from AP, Reuters, AFP, and other news services

Your Birth Season Might Determine Your Temperament

Your Birth Season Might Determine Your Temperament

Newsy (Oct. 20, 2014) — A new study says the season you're born in can determine your temperament — and one season has a surprising outcome. Video provided by Newsy
Powered by NewsLook.com
Court Ruling Means Kids' Online Activity Could Be On Parents

Court Ruling Means Kids' Online Activity Could Be On Parents

Newsy (Oct. 17, 2014) — In a ruling attorneys for both sides agreed was a first of its kind, a Georgia appeals court said parents can be held liable for what kids put online. Video provided by Newsy
Powered by NewsLook.com
The Best Foods To Boost Your Mood

The Best Foods To Boost Your Mood

Buzz60 (Oct. 17, 2014) — Feeling down? Reach for the refrigerator, not the medicine cabinet! TC Newman (@PurpleTCNewman) shares some of the best foods to boost your mood. Video provided by Buzz60
Powered by NewsLook.com
You Can Get Addicted To Google Glass, Apparently

You Can Get Addicted To Google Glass, Apparently

Newsy (Oct. 15, 2014) — Researchers claim they’ve diagnosed the first example of the disorder in a 31-year-old U.S. Navy serviceman. Video provided by Newsy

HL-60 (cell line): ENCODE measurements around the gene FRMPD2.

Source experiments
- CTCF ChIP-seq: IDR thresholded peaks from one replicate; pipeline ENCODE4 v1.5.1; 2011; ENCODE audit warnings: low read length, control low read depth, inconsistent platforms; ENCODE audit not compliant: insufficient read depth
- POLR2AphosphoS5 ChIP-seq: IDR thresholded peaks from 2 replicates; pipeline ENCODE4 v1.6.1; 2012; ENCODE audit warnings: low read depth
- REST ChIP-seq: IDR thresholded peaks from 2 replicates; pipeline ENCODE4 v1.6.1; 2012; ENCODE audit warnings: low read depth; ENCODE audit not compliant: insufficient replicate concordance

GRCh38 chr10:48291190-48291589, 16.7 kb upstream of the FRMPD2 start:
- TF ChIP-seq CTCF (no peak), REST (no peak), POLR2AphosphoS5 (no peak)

Powered by NewsLook.com

Search ScienceDaily

Number of stories in archives: 140,361

Find with keyword(s):
 
Enter a keyword or phrase to search ScienceDaily for related topics and research stories.

Save/Print:
Share:  

Breaking News:

More Coverage


Anthropologist Finds Explanation for Hominin Brain Evolution in Famous Fossils

May 7, 2012 — One of the world's most important fossils has a story to tell about the brain evolution of modern humans and their ancestors, according to new research. The Taung fossil -- the first ... read more

Strange & Offbeat Stories

 

Health & Medicine

Mind & Brain

Living & Well

In Other News

... from NewsDaily.com

Science News

Health News

Environment News

Technology News



Save/Print:
Share:  

Free Subscriptions


Get the latest science news with ScienceDaily's free email newsletters, updated daily and weekly. Or view hourly updated newsfeeds in your RSS reader:

Get Social & Mobile


Keep up to date with the latest news from ScienceDaily via social networks and mobile apps:

Have Feedback?


Tell us what you think of ScienceDaily -- we welcome both positive and negative comments. Have any problems using the site? Questions?
Mobile iPhone Android Web
Follow Facebook Twitter Google+
Subscribe RSS Feeds Email Newsletters
Latest Headlines Health & Medicine Mind & Brain Space & Time Matter & Energy Computers & Math Plants & Animals Earth & Climate Fossils & Ruins